JD Supra provides users with access to its legal industry publishing services (the "Service") through its website (the "Website") as well as through other sources. Our policies with regard to data collection and use of personal information of users of the Service, regardless of the manner in which users access the Service, and visitors to the Website are set forth in this statement ("Policy"). By using the Service, you signify your acceptance of this Policy.

Information Collection and Use by JD Supra

JD Supra collects users' names, companies, titles, e-mail address and industry. JD Supra also tracks the pages that users visit, logs IP addresses and aggregates non-personally identifiable user data and browser type. This data is gathered using cookies and other technologies.

The information and data collected is used to authenticate users and to send notifications relating to the Service, including email alerts to which users have subscribed; to manage the Service and Website, to improve the Service and to customize the user's experience. This information is also provided to the authors of the content to give them insight into their readership and help them to improve their content, so that it is most useful for our users.

JD Supra does not sell, rent or otherwise provide your details to third parties, other than to the authors of the content on JD Supra.

If you prefer not to enable cookies, you may change your browser settings to disable cookies; however, please note that rejecting cookies while visiting the Website may result in certain parts of the Website not operating correctly or as efficiently as if cookies were allowed.

Email Choice/Opt-out

Users who opt in to receive emails may choose to no longer receive e-mail updates and newsletters by selecting the "opt-out of future email" option in the email they receive from JD Supra or in their JD Supra account management screen.


JD Supra takes reasonable precautions to insure that user information is kept private. We restrict access to user information to those individuals who reasonably need access to perform their job functions, such as our third party email service, customer service personnel and technical staff. However, please note that no method of transmitting or storing data is completely secure and we cannot guarantee the security of user information. Unauthorized entry or use, hardware or software failure, and other factors may compromise the security of user information at any time.

If you have reason to believe that your interaction with us is no longer secure, you must immediately notify us of the problem by contacting us at info@jdsupra.com. In the unlikely event that we believe that the security of your user information in our possession or control may have been compromised, we may seek to notify you of that development and, if so, will endeavor to do so as promptly as practicable under the circumstances.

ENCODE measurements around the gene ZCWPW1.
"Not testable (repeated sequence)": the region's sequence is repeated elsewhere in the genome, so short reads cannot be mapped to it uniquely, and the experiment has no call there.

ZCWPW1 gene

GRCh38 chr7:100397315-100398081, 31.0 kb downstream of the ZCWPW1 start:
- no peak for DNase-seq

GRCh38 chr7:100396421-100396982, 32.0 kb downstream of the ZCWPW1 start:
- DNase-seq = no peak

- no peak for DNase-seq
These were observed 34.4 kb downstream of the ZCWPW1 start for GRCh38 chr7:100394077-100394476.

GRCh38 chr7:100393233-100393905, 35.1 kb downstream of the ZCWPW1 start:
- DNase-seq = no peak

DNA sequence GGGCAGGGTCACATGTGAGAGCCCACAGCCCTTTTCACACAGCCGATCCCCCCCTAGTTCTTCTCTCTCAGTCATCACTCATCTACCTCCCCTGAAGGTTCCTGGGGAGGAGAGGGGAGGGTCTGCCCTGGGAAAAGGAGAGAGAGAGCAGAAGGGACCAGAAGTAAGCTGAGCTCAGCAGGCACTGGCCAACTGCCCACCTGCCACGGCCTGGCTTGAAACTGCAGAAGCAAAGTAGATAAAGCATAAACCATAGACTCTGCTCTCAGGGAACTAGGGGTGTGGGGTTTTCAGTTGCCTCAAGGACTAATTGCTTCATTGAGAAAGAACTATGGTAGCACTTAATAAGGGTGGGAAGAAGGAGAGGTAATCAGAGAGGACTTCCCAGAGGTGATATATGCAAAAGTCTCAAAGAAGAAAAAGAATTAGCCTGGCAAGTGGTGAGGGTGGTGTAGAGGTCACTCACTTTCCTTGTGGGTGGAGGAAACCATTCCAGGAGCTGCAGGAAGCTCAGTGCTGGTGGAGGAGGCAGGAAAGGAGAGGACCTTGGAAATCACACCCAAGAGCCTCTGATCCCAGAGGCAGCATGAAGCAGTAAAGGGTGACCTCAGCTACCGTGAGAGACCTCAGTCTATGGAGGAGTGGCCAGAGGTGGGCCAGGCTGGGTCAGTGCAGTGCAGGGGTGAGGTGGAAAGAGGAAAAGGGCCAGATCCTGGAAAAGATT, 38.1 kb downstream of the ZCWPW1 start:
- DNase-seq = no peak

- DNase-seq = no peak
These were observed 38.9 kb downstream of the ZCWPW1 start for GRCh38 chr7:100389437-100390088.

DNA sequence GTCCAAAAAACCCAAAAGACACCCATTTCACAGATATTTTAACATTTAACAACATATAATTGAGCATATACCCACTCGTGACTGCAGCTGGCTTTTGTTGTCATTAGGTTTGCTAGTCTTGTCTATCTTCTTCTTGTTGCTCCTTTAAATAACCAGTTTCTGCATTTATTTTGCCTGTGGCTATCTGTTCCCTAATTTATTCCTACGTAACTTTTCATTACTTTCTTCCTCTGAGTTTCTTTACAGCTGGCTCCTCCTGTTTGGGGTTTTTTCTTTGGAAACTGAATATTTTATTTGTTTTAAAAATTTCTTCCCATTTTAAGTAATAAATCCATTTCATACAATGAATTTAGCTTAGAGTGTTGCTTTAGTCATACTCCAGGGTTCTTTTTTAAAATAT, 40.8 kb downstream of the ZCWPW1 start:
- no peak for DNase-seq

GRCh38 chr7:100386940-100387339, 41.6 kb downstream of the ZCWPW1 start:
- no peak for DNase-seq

Sharing and Disclosure of Information JD Supra Collects

Except as otherwise described in this privacy statement, JD Supra will not disclose personal information to any third party unless we believe that disclosure is necessary to: (1) comply with applicable laws; (2) respond to governmental inquiries or requests; (3) comply with valid legal process; (4) protect the rights, privacy, safety or property of JD Supra, users of the Service, Website visitors or the public; (5) permit us to pursue available remedies or limit the damages that we may sustain; and (6) enforce our Terms & Conditions of Use.

In the event there is a change in the corporate structure of JD Supra such as, but not limited to, merger, consolidation, sale, liquidation or transfer of substantial assets, JD Supra may, in its sole discretion, transfer, sell or assign information collected on and through the Service to one or more affiliated or unaffiliated third parties.

Links to Other Websites

This Website and the Service may contain links to other websites. The operator of such other websites may collect information about you, including through cookies or other technologies. If you are using the Service through the Website and link to another site, you will leave the Website and this Policy will not apply to your use of and activity on those other sites. We encourage you to read the legal notices posted on those sites, including their privacy policies. We shall have no responsibility or liability for your visitation to, and the data collection and use practices of, such other sites. This Policy applies solely to the information collected in connection with your use of this Website and does not apply to any practices conducted offline or in connection with any other websites.

Changes in Our Privacy Policy

We reserve the right to change this Policy at any time. Please refer to the date at the top of this page to determine when this Policy was last revised. Any changes to our privacy policy will become effective upon posting of the revised policy on the Website. By continuing to use the Service or Website following such changes, you will be deemed to have agreed to such changes. If you do not agree with the terms of this Policy, as it may be amended from time to time, in whole or part, please do not continue using the Service or the Website.

Contacting JD Supra

If you have any questions about this privacy statement, the practices of this site, your dealings with this Web site, or if you would like to change any of the information you have provided to us, please contact us at: info@jdsupra.com.

- hide
*With LinkedIn, you don't need to create a separate login to manage your free JD Supra account, and we can make suggestions based on your needs and interests. We will not post anything on LinkedIn in your name. Or, sign up using your email address.